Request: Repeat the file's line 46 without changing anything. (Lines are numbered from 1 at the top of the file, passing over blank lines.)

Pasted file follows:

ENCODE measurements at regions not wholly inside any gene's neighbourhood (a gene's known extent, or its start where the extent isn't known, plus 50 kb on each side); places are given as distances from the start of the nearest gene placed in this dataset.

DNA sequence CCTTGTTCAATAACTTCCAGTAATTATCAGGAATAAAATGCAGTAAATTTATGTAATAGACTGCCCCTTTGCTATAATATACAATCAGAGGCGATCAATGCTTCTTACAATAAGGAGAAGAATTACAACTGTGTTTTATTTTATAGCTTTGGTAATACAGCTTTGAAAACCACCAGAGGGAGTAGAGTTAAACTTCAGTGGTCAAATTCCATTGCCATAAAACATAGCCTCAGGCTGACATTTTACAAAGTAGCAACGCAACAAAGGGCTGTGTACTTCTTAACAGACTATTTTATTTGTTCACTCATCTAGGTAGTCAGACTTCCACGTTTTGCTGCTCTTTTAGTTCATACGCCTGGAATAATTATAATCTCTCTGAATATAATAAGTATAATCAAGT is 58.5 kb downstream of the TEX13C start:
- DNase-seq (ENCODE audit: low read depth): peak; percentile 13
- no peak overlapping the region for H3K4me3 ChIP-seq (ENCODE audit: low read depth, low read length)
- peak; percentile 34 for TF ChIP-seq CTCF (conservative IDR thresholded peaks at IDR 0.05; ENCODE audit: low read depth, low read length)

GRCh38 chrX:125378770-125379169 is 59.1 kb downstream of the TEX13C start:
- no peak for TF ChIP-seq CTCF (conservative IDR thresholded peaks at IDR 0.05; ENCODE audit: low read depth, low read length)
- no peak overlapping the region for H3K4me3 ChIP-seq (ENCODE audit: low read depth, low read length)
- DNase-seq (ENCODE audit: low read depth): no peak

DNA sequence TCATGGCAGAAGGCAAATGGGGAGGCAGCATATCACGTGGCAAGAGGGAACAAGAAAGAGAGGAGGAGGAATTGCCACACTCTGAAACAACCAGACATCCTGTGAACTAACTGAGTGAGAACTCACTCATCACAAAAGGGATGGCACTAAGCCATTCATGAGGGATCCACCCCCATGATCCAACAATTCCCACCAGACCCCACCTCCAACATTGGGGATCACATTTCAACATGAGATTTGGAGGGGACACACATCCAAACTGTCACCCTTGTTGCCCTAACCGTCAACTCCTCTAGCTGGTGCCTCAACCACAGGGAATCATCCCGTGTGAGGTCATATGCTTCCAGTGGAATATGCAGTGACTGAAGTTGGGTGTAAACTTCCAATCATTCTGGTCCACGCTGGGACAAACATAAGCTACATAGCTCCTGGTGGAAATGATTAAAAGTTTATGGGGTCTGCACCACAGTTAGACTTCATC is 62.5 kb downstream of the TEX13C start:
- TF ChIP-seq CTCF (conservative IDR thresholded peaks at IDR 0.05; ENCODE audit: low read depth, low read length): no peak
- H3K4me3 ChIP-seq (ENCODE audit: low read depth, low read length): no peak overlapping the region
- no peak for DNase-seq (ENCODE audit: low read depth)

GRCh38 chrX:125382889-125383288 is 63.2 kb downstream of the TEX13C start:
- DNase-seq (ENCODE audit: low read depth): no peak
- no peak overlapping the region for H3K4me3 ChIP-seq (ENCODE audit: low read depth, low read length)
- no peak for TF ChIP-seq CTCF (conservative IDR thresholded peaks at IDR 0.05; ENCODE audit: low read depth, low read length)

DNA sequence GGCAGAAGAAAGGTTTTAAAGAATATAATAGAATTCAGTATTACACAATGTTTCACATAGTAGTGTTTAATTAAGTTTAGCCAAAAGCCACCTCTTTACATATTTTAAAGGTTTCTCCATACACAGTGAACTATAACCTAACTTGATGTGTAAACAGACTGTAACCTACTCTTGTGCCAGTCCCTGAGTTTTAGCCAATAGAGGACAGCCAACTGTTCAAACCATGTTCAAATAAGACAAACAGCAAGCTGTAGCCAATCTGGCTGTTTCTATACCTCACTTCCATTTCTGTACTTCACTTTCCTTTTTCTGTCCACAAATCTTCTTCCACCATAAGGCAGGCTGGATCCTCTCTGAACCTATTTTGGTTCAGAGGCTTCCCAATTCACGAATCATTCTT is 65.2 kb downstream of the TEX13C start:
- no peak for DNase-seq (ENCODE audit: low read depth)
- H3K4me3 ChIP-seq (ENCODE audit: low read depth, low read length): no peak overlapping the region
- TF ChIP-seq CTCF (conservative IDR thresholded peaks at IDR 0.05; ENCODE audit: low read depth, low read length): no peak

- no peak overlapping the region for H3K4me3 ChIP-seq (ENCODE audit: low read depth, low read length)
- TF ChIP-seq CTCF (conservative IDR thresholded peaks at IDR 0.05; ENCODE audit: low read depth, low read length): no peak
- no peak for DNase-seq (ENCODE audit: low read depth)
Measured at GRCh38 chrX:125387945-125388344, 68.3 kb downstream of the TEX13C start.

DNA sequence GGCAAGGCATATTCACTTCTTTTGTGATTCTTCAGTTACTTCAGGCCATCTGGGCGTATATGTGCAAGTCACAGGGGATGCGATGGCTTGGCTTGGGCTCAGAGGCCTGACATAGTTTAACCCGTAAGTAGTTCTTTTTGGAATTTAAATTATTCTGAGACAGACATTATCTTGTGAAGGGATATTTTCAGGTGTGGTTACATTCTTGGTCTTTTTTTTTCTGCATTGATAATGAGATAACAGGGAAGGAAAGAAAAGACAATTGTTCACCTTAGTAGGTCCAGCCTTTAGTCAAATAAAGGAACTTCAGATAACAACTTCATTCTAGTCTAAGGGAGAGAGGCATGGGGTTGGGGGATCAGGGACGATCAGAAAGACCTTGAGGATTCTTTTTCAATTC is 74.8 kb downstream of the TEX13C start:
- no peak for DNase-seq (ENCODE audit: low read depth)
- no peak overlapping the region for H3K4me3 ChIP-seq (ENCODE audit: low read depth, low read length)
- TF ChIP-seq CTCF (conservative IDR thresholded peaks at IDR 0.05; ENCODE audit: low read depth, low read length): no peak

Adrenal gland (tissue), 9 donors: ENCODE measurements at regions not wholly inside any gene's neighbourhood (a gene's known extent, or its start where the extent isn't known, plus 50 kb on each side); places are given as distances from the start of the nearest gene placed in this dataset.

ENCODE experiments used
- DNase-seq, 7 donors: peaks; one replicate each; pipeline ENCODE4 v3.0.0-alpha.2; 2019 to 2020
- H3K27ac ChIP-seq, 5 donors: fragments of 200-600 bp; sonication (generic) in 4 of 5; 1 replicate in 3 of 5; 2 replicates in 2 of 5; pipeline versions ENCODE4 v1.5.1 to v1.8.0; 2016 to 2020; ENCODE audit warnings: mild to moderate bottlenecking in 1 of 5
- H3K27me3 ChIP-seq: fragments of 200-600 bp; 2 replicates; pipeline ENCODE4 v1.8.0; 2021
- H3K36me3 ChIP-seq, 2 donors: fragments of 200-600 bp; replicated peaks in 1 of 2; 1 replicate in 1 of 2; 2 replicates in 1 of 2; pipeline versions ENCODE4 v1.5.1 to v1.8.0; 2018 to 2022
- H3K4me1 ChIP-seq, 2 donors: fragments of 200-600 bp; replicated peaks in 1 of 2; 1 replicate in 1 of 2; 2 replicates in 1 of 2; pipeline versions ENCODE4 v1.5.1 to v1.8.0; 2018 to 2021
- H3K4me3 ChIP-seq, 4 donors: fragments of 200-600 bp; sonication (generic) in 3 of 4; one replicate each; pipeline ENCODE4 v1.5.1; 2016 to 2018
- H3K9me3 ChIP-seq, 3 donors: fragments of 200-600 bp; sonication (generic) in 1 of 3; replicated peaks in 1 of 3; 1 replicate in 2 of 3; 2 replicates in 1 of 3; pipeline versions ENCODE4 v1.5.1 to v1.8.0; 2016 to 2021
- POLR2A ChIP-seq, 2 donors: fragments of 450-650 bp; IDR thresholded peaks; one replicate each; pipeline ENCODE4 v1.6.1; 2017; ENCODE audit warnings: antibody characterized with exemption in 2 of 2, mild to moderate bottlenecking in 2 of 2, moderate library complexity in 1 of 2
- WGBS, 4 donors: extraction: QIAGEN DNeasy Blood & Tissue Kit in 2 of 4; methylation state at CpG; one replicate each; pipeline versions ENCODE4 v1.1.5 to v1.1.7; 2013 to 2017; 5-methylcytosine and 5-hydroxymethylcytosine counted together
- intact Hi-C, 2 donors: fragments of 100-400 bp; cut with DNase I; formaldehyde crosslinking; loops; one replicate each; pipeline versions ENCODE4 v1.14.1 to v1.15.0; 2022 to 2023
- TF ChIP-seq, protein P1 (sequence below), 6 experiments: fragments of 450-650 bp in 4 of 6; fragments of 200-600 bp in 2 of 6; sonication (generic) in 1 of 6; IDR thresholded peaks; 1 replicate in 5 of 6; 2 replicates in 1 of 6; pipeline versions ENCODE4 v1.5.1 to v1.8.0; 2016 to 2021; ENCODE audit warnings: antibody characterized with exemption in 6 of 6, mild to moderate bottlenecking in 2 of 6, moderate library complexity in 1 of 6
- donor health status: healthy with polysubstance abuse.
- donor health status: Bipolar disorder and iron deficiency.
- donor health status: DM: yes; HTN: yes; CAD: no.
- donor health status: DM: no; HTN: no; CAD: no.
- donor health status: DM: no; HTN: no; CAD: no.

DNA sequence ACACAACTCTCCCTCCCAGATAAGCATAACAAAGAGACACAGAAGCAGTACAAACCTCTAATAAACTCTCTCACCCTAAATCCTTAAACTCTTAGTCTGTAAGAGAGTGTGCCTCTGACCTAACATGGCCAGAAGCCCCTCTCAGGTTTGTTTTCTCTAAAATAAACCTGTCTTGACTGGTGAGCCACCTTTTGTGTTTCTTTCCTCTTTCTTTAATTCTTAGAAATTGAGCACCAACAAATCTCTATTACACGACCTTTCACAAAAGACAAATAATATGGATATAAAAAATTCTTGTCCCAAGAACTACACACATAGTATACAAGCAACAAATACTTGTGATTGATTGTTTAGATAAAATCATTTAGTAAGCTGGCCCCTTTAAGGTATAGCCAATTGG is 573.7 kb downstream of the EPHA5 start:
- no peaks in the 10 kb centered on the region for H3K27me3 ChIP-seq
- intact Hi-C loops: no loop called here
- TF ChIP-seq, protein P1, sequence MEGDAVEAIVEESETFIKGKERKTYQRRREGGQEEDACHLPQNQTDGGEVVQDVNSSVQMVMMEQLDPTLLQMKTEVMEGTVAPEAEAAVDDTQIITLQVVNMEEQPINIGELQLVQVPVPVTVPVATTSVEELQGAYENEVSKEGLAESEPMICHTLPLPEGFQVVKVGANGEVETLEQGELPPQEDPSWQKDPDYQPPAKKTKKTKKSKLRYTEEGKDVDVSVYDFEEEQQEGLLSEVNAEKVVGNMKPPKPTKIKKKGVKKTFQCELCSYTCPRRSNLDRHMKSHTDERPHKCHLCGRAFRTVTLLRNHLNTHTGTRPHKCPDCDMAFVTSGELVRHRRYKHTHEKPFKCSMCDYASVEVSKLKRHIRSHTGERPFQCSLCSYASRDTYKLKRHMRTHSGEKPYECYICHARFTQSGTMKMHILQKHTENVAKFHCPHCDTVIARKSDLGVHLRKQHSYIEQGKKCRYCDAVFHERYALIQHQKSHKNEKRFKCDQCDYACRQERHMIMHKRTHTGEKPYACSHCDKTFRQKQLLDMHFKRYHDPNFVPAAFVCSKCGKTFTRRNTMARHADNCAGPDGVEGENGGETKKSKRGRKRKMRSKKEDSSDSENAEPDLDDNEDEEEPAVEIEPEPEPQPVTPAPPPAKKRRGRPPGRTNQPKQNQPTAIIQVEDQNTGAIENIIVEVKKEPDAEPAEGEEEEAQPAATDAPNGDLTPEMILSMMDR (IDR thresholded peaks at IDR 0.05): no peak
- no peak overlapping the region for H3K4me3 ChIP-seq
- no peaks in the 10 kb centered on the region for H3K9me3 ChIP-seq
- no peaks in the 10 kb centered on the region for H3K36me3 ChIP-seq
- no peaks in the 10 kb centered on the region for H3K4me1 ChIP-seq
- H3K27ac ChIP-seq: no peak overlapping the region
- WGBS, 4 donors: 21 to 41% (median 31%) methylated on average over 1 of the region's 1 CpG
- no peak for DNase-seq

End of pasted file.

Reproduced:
- donor health status: DM: no; HTN: no; CAD: no.